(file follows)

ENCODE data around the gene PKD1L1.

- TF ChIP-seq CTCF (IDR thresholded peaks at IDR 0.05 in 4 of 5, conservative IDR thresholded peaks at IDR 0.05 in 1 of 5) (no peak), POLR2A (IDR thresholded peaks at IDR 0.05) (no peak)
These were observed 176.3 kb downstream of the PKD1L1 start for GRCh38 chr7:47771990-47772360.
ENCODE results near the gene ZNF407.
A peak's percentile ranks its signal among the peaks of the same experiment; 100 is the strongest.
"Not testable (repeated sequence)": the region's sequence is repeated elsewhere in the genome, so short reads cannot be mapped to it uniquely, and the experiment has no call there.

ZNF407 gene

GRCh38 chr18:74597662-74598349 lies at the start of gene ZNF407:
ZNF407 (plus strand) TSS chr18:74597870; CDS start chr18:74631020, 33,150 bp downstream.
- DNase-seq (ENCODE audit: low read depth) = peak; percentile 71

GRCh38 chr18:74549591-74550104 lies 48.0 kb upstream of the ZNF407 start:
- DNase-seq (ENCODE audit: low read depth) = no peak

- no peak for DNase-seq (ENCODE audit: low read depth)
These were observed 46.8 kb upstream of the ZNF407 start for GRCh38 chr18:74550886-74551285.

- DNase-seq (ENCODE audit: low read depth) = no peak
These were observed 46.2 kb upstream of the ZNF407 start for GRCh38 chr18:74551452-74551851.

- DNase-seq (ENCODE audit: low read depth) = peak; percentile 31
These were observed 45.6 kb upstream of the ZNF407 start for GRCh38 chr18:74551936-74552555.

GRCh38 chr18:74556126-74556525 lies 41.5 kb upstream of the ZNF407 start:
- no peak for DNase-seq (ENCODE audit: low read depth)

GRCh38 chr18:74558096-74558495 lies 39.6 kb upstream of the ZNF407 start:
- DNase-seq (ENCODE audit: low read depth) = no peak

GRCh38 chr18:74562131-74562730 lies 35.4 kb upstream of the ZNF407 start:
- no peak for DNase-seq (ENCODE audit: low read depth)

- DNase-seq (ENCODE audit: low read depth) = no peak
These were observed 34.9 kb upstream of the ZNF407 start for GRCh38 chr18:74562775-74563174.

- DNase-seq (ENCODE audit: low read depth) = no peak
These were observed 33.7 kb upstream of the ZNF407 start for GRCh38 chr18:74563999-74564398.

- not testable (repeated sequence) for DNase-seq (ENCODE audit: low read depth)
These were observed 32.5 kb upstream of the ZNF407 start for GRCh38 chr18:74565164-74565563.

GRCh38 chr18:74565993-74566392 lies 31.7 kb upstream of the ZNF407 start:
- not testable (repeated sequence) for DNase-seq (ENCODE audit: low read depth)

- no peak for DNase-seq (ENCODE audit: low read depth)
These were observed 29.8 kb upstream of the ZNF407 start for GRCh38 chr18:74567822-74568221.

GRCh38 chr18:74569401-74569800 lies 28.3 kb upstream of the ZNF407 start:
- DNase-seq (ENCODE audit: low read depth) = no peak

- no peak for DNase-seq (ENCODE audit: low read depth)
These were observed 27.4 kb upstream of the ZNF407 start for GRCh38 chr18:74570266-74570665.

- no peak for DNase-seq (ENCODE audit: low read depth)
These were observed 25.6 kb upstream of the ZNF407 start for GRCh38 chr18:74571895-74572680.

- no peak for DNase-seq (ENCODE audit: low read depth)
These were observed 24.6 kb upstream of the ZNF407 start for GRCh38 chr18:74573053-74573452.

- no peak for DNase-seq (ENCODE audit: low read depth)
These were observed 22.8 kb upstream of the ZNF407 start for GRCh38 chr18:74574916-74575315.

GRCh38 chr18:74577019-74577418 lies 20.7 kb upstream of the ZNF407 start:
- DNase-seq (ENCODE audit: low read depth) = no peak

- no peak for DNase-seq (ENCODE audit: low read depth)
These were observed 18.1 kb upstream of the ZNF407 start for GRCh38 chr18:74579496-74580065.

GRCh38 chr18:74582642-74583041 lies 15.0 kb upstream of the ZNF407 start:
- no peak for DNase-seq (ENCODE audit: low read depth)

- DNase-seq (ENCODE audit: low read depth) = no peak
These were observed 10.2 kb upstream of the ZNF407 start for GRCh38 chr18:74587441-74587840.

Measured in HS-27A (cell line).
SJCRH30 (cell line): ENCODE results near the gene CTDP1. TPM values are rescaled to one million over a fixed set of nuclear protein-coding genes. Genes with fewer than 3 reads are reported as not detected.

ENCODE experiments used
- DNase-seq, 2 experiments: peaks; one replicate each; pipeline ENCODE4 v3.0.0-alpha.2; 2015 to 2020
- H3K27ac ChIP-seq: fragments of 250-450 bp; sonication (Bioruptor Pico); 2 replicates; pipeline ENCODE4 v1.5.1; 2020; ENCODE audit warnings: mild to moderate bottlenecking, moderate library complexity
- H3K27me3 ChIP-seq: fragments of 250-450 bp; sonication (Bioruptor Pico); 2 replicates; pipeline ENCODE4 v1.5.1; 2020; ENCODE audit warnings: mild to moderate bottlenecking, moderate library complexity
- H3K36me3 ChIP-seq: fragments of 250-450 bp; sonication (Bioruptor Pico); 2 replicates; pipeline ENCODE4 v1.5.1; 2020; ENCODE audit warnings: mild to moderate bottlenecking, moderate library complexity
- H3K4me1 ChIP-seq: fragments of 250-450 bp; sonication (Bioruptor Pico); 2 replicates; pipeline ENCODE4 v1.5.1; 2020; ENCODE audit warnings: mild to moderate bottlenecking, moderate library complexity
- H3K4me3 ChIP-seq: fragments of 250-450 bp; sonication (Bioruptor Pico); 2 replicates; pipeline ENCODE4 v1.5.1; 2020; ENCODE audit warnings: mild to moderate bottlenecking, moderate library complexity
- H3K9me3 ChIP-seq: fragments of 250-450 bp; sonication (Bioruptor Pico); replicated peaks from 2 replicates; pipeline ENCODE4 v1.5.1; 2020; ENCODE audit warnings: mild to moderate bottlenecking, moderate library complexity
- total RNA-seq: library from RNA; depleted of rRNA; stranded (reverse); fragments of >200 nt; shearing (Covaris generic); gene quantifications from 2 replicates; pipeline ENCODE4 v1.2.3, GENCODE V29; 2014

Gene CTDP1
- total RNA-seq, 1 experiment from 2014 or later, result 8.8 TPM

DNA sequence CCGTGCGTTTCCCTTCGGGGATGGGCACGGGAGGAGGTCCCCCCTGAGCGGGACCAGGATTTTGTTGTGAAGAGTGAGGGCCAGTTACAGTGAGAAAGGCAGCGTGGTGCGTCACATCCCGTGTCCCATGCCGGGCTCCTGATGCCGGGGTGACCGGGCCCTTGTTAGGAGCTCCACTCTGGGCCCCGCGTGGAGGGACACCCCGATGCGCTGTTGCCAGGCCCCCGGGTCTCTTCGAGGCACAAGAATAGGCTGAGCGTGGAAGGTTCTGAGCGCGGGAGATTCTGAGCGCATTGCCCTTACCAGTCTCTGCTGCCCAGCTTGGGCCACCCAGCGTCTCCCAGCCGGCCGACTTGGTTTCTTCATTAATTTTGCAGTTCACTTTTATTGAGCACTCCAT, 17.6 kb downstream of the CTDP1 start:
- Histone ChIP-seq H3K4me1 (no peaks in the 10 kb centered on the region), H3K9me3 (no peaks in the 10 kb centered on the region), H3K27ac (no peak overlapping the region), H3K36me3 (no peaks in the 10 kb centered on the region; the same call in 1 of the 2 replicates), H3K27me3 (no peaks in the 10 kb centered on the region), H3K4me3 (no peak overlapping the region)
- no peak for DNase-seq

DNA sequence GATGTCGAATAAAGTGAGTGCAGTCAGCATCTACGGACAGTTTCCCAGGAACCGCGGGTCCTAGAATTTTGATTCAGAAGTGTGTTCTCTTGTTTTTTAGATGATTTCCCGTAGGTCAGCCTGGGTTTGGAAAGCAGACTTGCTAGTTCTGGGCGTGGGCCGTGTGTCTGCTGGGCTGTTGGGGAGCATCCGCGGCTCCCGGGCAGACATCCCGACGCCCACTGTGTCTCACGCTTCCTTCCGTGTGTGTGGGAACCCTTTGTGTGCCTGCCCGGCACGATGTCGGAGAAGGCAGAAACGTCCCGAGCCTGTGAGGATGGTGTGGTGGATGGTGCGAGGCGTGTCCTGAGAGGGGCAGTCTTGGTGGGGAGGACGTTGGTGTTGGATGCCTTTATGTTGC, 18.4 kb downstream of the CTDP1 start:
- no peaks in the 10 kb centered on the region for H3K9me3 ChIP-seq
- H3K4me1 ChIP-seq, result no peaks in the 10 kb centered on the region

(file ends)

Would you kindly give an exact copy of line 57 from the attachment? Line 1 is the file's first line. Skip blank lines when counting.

- H3K27ac ChIP-seq: fragments of 250-450 bp; sonication (Bioruptor Pico); 2 replicates; pipeline ENCODE4 v1.5.1; 2020; ENCODE audit warnings: mild to moderate bottlenecking, moderate library complexity